Here is the 3D print frame attached to the drive bay mounting. Note that you must remove the drive bay mounting to screw in the floppy drive or cdrom to the case.
Annoyingly I had to remove the floppy drive too, in order to screw in the cdrom drive to the 3D printed frame...something else to keep in mind when building.
That done, I screwed in the mounting drive bay frame to the case. The screws for that are underneath the case, which proves to be quite interesting juggling act to hold the case, the drive bay with cd/floppy drives in the right spot while screwing in from the back of the case.
You can do it by yourself (I did), but if someone holds the bay for you it will be so much easier...
The drive lines up with the slot load, as I had hoped. Note that there is no way to eject discs from the front! There is a small hole that allows you to "press" the eject button inside using a paperclip or something. I think it would be nice to include something to do this. Instead I will need to use a software eject program under Workbench...anyway:
I still need some converters and bits for the mini SATA cdrom drive to work on a Classic Amiga (no SATA support), so after ordering them I got to work on other things to revisit this a little later in the build.
I turned my attention to the expansion bay slots on the Checkmate A1500 Plus.
It is my plan to connect my ACA500 (as I had in my original A500 setup), with the attached A1233n accelerator and Subway USB using the ACA500 clock port.
Note that iMica have advised that later ACA500 and current ACA500 Plus models are not compatible with the expansion module in the kickstarter verson of the A1500 plus case. I heard via the Facebook group this week that a fix has been found and can be applied to new setups. Fortunately mine is the original model, which is reported to work fine with the current expansion bay slots I have.
I also have an Indivision ECS and DF0 Selector switch too, so I set about finding a blanking plate with the "kind of" correct holes to connect them to.
The two slot has the USB ports from the Subway USB, and the bottom one uses a graphics card blanking plate with VGA, HDMI and DVI-D port gaps. This means I can hook up my Vampire 500 in the future using this same blanking plate for the HDMI port in the future if I want to.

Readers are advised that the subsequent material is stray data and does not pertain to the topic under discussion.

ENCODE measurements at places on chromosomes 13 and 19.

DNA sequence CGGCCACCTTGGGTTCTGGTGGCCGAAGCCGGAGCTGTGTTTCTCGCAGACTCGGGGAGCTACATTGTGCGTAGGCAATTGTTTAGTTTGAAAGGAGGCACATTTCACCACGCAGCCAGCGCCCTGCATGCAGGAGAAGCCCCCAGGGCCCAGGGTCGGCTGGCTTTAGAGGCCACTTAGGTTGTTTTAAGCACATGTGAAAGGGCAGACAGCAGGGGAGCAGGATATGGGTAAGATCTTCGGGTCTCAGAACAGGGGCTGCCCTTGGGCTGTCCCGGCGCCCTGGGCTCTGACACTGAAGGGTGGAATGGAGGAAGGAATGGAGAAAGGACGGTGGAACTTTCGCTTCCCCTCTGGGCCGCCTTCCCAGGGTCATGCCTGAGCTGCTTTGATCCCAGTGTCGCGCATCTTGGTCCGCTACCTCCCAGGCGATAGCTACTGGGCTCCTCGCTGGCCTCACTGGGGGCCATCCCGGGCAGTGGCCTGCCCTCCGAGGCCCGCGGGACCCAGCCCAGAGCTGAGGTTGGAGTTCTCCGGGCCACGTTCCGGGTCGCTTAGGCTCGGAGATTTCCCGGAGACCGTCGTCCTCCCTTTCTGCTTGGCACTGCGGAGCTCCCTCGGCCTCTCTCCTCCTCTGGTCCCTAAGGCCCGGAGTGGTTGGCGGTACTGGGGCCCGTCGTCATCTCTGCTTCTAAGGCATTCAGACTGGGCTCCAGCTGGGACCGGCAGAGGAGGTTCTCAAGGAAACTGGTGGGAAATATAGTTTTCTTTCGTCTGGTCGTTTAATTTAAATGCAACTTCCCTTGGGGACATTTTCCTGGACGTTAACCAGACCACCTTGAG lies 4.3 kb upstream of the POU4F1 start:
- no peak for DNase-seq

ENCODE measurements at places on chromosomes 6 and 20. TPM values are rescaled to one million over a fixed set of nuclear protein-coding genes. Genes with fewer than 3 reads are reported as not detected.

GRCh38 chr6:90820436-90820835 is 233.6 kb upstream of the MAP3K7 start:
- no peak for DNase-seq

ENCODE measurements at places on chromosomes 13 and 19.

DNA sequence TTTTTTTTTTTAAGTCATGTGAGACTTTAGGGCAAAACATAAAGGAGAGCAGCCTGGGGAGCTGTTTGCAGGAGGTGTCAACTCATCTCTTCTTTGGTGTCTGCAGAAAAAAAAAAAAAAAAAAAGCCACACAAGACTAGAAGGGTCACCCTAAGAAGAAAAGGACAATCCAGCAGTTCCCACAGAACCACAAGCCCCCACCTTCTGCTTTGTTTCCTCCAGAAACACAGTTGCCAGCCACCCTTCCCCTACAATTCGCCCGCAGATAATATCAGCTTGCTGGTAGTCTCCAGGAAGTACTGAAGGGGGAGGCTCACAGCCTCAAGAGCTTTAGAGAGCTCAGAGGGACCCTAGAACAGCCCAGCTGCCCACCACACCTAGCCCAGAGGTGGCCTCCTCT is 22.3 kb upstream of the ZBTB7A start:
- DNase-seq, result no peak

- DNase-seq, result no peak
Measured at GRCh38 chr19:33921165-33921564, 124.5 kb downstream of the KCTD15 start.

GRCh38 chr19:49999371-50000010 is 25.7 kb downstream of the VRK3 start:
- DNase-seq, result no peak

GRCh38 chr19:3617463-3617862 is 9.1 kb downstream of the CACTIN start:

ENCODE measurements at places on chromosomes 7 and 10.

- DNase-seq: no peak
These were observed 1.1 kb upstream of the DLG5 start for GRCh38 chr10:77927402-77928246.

I used the DVI-D port to screw the DF0 selector switch too. Yes I know, it's not perfect, but it stays in position and avoids drilling anything to install it. The space above the power connector in the A500 (normally used for A600/1200 boards) might be a good spot too, but nothing to screw it into as the gap is too big.
Here is the view from the other side, inside the case:
Next I installed the ACA500, with the ACA1233n 030 accelerator with subway usb attached to the clock port underneath:
This is where I find a problem with the width of the zorro slot expansion plane inside the case. With the cdrom installed, the ACA 500 doesn't sit flat inside the case.
Actually, to be fair, even if it DID fit, there is nothing to anchor the ACA board to inside the case to prevent it drooping down dangerously onto the motherboard. As it is now, it is 100% supported by the back of the cdrom drive.
An old style A2000 metal rod across the case would solve this but nowhere to put it without drilling holes...
If you had a 5.25inch full size CD drive in here, the ACA500 could not be installed in this case. If you rotated the drives around so the cdrom drive was at the other end, the floppy drive is higher than the slimline laptop drive here, so the zorro expansion would be angled up even more so.
This impacts what Zorro 2 cards you can put into the upper slot as the full width ones can touch the ACA500.
Keep this in mind if you plan to install an ACA500 in the case.
I removed the ACA500 next while assembling the keyboard. Actually, the keyboard install is pretty easy.
I grabbed the old A500 keyboard, and connect the cable to the converter supplied with the keyboard case. I then mounted the DIN plug to the rear of the keyboard frame:
I then screwed the case together and voila, one nice looking A500 keyboard!
Another view of the keyboard - they supplied plastic(!) screws for the outside but they wouldn't screw in (too flimsy) so I used normal screws instead:
In my case I also got the alignment of the keyboard slightly wrong, and had to push it down so the top row of keys could be pressed down - you can see the Escape key is pushed down a bit in the corner:
One of the (many) bits I had on order for this case arrived, which is an SFX power supply. I didn't have one so I had to order one especially. I went with the model I saw being tested with the case in Youtube videos since they are more expensive and I wanted to be sure it is the right one.
I got a 600W SFX power supply from Corsair, 80 Plus Gold certified.
Here is the power supply:
It is modular, and has separate cables for ATX power connection, SATA, Molex, PCI-e, etc.
First problem I found very quickly. The ATX power cable included with the power supply didn't reach the expansion module connector from the PSU mounting point of the case:
You can buy extender cables so I was not so concerned about that. I moved the PSU where it could reach safely:
However, on power on I got nothing. Absolutely nothing.
I took the ATX PSU from my Sam460 case, and connected the ATX power connectors to the Checkmate A1500 plus expansion module, and it fired up first time:
However it looks like I need a new SFX PSU. I don't know if the PSU is faulty or it's funky two connector 24 pin ATX power connector conversion thingy doesn't play nice with the expansion module. I organised another one (different brand) to find out.